The Pros and Cons of an IVA

by JT McGee

This is a guest post.

IVAs are fast, effortless and will get you out of debt in no time – right? If only things were that easy. True, Individual Voluntary Arrangements have quickly caught on with the public at large as a viable and necessary alternative to a formal bankruptcy procedure. But they are by no means an easy way out. Perhaps a better way of looking at them is to regard them as a refinement of the insolvency model rather than a replacement and as having their own benefits and disadvantages. To understand what makes an IVA both an attractive tool and an instrument to be wielded carefully, you’ll need to understand four fundamental aspects about the procedure.

An IVA has benefits over a bankruptcy
Applying for bankruptcy means acknowledging that you’re no longer able to pay your creditors. Applying for an IVA means you’re no longer able to pay your creditors the entire amount you’re owing them. There’s obviously a world of difference between the two: By applying for an IVA, you’re admitting your responsibility and taking the interests of your creditors into consideration. Consequently, an IVA is widely considered a less drastic and more constructive measure.

An IVA requires you to pay off a substantial part of your debt
Although an IVA is clearly more positive than an individual insolvency, you really need to be aware of what you’re agreeing to. By applying for an IVA, you are committing to a new payment plan and need to set yourself realistic financial goals. To make sure no one casually applies, the conditions for an IVA, in fact, specifically stipulate that you need to have at least £150 available each month to pay off your debts and the more you can muster, the greater the chances of your application being successful. Be aware that should you fail to meet these obligations, you may still have to apply for a bankruptcy after all.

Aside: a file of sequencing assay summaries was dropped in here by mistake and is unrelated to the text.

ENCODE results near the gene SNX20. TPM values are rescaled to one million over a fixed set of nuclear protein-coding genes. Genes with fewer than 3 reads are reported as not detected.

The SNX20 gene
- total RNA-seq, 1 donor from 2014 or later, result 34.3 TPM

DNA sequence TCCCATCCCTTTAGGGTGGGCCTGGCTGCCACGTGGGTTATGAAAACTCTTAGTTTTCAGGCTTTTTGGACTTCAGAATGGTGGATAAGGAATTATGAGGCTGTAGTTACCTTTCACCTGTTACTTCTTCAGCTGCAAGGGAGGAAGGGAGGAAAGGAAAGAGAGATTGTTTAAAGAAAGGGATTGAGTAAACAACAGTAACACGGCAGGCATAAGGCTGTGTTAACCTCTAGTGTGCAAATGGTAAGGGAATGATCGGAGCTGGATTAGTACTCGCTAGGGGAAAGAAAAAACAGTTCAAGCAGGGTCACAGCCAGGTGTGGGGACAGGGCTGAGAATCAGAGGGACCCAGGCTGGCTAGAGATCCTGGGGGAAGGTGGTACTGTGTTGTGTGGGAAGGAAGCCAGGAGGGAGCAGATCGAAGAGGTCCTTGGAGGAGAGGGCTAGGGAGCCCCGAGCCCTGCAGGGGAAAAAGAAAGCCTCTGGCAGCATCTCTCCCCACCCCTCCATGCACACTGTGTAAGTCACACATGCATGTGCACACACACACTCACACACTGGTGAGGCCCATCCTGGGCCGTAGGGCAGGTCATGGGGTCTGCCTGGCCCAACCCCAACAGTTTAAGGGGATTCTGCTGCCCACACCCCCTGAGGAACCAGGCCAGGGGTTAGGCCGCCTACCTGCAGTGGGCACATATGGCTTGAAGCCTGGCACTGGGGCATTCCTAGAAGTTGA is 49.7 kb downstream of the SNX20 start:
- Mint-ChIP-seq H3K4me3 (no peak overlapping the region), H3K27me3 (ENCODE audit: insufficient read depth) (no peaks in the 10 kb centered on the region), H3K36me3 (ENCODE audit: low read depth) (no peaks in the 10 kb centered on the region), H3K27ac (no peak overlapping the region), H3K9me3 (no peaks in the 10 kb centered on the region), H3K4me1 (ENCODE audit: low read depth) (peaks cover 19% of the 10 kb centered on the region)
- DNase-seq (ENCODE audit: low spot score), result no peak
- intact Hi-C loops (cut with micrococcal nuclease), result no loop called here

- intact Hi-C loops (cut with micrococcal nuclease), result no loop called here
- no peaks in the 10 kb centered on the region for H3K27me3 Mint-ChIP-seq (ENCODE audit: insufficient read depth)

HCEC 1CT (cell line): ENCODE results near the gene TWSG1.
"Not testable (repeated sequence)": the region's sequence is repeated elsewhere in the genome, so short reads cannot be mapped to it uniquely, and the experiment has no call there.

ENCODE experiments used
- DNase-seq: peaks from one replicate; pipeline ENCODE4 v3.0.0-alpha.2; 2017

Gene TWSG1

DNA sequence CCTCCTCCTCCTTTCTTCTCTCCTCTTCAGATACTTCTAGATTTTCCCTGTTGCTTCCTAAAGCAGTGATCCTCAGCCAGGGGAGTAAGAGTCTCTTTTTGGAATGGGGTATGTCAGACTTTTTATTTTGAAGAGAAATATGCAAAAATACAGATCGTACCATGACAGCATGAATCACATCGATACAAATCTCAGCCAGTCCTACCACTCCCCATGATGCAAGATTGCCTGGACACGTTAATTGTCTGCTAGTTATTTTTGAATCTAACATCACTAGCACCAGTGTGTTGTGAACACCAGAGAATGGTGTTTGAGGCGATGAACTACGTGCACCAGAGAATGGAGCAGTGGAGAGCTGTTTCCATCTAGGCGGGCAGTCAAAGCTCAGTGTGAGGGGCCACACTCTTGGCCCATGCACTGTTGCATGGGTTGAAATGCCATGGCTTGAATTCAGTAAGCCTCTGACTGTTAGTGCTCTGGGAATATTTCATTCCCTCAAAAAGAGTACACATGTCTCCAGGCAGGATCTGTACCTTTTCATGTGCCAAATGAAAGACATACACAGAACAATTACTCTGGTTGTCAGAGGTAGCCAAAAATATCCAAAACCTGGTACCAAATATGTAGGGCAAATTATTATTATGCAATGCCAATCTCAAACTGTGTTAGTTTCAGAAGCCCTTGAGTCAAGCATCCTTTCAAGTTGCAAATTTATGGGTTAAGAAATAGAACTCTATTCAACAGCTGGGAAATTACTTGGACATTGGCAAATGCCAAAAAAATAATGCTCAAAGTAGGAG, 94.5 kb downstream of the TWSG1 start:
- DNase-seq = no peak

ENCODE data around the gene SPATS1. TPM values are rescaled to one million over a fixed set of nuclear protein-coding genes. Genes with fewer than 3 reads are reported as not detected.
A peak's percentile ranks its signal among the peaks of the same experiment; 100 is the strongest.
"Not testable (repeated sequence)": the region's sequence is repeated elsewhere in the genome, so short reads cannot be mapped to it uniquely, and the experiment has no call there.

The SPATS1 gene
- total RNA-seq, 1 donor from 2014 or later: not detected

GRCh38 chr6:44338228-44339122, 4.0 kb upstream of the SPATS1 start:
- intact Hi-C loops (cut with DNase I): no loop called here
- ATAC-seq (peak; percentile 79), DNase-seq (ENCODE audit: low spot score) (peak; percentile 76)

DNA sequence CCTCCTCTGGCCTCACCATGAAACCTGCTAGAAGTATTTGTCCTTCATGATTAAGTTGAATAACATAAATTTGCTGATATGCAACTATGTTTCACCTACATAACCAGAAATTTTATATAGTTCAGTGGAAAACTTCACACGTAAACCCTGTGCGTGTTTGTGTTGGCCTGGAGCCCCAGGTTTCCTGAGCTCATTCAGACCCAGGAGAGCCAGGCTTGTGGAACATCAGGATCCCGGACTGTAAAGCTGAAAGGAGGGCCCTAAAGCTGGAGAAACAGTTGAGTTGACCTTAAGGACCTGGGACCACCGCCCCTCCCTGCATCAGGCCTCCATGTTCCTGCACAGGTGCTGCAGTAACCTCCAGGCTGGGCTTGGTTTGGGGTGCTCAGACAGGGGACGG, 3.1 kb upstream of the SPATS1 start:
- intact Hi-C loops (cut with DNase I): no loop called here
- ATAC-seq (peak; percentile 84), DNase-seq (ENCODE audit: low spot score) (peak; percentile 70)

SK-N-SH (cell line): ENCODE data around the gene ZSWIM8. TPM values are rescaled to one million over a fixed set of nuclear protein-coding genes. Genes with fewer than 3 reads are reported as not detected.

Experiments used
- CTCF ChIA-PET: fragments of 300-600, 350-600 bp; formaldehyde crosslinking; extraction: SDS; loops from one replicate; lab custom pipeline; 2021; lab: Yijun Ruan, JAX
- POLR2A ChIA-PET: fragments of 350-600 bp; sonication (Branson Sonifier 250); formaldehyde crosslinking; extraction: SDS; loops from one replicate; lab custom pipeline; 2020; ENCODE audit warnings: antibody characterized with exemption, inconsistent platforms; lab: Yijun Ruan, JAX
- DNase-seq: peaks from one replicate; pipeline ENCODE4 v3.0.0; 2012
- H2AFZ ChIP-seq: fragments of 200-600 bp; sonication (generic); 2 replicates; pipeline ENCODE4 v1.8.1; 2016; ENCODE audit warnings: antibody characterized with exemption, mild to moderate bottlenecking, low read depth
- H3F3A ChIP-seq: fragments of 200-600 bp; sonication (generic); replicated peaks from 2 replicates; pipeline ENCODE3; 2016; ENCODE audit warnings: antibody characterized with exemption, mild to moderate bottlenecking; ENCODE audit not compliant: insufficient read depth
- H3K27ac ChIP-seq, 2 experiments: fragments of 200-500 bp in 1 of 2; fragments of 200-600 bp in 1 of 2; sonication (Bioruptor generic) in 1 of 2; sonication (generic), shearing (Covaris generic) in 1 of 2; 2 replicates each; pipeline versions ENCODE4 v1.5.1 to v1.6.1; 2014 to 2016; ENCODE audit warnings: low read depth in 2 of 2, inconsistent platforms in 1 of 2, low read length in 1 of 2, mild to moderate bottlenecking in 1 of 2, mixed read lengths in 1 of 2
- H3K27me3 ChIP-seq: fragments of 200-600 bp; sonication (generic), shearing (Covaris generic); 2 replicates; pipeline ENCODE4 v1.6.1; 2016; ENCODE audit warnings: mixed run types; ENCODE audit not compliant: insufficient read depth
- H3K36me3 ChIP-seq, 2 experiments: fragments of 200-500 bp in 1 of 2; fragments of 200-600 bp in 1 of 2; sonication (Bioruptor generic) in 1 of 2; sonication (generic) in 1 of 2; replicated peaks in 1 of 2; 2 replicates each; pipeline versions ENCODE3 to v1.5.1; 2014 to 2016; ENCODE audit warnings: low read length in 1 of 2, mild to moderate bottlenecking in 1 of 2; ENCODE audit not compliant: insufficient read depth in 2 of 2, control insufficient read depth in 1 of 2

An IVA has severe consequences
Even though an IVA is a great tool, it is also has some incisive consequences. Both bankrupts and those who are part of an IVA are listed publicly on the Personal Insolvency Register at www.insolvency.gov.uk, and will be recorded by credit reference agencies. This means that some of the negative consequences of a bankruptcy – such as a reduced credit-worthiness and even reduced career chances – also apply here.

An IVA is fair and transparent
Let’s not beat around the bush: An IVA is demanding. By no means does it represent an effortless way out of debt. By no means will it simply wipe the slate clean. And although it isn’t quite as harsh as a bankruptcy, it may nonetheless reduce your credit-worthiness in the future. Still, there’s a key benefit: You can expect an IVA to be fair and transparent: As long as you’re keeping to your side of the bargain, you’ll eventually be rewarded with your debt being written off at the end of the IVA term. It may take some effort to get there. But it’s definitely worth it.

You need to take the disadvantages of an IVA into account if its advantages seem attractive to you. Speak to an IVA expert to assist you with arriving at sensible decisions.

Photo by: quaziefoto

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